language was their "intellectual capital" and they were the only one's
who really knew what the words meant on all levels. If someone did learn
another language they were supposed to mis-pronounce an obvious word so
that the people who were doing business would understand that they were
not mis-representing themselves. To do so could cause a war. We always
took trade very seriously.

The problem of culture is an interesting one. Have you encountered any
traditional people in Africa who consider the English cultureless for
having given away their language? Consider the problem of style in
expression of the deepest religious thoughts. The King James is not the
same as the Hebrew. The difference in style creates a different world
completely. There is an interesting article called "Shakespeare in the
Bush" where an anthropologist took Hamlet to an African nation where she
was doing research. She was sure that the themes of Hamlet were
universal. What she found was that Hamlet told through the reality of
the elders of her village was nothing like the English. They did
volunteer to teach any Englishmen about it if they wanted to learn.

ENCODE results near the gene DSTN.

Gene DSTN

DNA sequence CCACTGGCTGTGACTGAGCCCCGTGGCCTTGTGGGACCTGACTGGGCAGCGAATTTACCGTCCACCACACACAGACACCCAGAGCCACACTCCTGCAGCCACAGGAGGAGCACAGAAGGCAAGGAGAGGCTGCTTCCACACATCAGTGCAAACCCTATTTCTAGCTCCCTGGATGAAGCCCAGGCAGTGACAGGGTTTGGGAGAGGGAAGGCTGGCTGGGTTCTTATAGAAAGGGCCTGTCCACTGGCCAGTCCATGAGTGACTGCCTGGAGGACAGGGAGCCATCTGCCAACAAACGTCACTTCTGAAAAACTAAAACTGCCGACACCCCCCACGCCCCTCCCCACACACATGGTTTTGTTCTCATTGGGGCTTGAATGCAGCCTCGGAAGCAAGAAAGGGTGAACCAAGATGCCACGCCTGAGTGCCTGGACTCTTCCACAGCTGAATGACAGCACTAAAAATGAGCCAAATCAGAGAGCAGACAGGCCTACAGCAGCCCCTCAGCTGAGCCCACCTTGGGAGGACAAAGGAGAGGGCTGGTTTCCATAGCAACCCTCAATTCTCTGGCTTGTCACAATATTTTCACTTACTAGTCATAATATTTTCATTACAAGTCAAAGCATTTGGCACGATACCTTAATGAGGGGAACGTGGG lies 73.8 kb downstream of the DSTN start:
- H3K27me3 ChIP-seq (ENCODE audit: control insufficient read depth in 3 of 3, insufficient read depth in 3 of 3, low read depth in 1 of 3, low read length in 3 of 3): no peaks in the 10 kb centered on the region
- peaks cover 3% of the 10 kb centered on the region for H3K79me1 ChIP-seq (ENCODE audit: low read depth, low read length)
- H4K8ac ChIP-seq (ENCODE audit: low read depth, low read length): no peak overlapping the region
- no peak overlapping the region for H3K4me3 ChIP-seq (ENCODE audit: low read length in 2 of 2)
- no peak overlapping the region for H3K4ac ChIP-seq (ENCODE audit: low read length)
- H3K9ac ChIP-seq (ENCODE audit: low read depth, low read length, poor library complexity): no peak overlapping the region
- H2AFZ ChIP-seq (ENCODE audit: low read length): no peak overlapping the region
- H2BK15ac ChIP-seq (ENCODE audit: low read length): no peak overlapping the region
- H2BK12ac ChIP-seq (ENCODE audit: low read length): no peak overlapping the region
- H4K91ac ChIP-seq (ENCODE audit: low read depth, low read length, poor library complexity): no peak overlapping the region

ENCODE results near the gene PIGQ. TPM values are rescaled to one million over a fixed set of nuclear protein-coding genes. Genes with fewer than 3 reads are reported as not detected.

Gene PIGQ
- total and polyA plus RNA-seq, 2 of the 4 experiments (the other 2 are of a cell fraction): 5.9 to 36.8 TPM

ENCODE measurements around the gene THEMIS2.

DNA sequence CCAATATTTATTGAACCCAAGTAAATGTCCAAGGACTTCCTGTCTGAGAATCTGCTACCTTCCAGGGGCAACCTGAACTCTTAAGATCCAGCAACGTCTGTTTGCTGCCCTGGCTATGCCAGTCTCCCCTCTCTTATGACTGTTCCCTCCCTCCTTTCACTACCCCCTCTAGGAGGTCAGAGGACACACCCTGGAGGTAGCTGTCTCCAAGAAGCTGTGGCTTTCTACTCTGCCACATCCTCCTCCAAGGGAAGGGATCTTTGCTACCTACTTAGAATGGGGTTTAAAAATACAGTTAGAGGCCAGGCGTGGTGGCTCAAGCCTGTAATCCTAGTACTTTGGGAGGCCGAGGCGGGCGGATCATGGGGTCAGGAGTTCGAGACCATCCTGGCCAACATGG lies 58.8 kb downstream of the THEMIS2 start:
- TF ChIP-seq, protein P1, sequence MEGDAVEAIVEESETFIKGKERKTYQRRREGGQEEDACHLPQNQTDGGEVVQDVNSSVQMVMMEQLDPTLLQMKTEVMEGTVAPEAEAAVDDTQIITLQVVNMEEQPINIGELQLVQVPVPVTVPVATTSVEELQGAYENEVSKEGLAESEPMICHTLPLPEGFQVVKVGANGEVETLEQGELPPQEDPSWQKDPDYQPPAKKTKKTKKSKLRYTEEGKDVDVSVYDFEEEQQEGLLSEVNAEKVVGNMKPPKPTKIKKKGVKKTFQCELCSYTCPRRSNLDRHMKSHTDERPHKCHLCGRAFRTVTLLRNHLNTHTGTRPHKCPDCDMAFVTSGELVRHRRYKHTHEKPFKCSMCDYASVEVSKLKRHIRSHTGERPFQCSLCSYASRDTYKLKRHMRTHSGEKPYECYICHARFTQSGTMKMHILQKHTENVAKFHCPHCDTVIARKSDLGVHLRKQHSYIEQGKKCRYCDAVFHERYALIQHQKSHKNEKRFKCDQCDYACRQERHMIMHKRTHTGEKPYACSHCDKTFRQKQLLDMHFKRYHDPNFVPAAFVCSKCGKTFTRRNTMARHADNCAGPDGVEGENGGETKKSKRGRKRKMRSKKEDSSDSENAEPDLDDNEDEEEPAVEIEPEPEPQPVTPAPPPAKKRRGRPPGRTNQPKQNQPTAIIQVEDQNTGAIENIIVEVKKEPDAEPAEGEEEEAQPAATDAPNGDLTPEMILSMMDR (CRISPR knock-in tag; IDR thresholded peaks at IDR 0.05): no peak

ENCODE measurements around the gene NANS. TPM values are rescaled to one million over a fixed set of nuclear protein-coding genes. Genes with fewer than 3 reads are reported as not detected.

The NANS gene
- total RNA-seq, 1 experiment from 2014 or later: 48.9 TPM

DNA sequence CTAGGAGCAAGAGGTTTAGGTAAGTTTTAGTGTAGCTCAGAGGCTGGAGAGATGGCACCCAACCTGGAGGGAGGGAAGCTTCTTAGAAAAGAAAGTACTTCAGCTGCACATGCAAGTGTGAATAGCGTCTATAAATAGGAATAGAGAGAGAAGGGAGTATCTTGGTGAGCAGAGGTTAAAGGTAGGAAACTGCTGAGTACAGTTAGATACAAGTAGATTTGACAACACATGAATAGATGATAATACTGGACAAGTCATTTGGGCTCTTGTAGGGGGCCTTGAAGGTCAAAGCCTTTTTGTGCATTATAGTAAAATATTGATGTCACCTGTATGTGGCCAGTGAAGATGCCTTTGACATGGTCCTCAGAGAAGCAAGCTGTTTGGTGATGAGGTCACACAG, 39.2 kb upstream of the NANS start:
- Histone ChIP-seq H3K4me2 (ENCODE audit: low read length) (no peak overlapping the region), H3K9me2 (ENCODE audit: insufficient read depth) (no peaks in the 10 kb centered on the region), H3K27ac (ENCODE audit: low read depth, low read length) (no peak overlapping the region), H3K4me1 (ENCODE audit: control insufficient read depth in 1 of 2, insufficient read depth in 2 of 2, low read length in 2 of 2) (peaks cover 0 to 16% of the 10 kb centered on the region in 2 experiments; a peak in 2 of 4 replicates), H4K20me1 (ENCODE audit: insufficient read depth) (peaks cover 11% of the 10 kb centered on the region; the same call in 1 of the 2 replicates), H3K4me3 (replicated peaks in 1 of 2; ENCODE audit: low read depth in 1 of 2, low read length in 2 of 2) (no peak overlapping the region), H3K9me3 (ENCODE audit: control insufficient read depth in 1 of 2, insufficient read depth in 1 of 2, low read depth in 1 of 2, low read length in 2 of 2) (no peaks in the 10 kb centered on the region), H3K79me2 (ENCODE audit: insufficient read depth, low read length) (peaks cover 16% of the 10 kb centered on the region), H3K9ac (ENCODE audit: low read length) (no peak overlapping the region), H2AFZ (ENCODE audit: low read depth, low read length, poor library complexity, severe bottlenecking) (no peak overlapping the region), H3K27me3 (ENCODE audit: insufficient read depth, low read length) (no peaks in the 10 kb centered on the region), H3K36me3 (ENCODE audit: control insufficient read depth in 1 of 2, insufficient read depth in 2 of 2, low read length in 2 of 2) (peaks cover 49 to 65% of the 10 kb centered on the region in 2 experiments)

RF continues:
> The far more important point is that while there are certainly ugly
> Americans, there are for more who are appreciative of other cultures. And
> it is this -- appreciation, admiration, struggle to understand -- that is
> more important. These attitudes and values do not require language
> ability, but it certainly does help to share the language.

Forgive me Rol, but I don't believe that you are answering what I was
addressing in my earlier post. Perhaps Clifford Geertz has said it the
most clearly when he refers to this type of thought as "cognitivist" or
the belief that we are all in this together trying to solve the same
problems with different tools but at the root we are all human. In
Geertz's discussion with the theater director Jonathan Miller in the book
"States of Mind" (Pantheon NY 1983) he traces the history of these images
of other cultures as viewed through Western perception and literature.
While it certainly does demand our learning other languages, it is the
learning of the deeper thought processes that the languages are a part of,
that seems of first importance. The Japanese, for example, are learning
everything including all of the great works of Western performing arts.
All within a Japanese context of course, and they are as capable of being
as "arrogant" in their opinions about what they believe about the meaning
of our culture, as any Americans on these issues in reverse. I am
suggesting that the genius of English must be recognized by English
speakers and the limits as well, otherwise, in a competitive situation we
are at a disadvantage. Use "extreme fighting" as a metaphor and things
are clearer.

It is always good to dialogue with you,

Ray Evans Harrell


ray evans harrell <mcore@soho.ios.com>

Learning-org -- An Internet Dialog on Learning Organizations For info: <rkarash@karash.com> -or- <http://world.std.com/~lo/>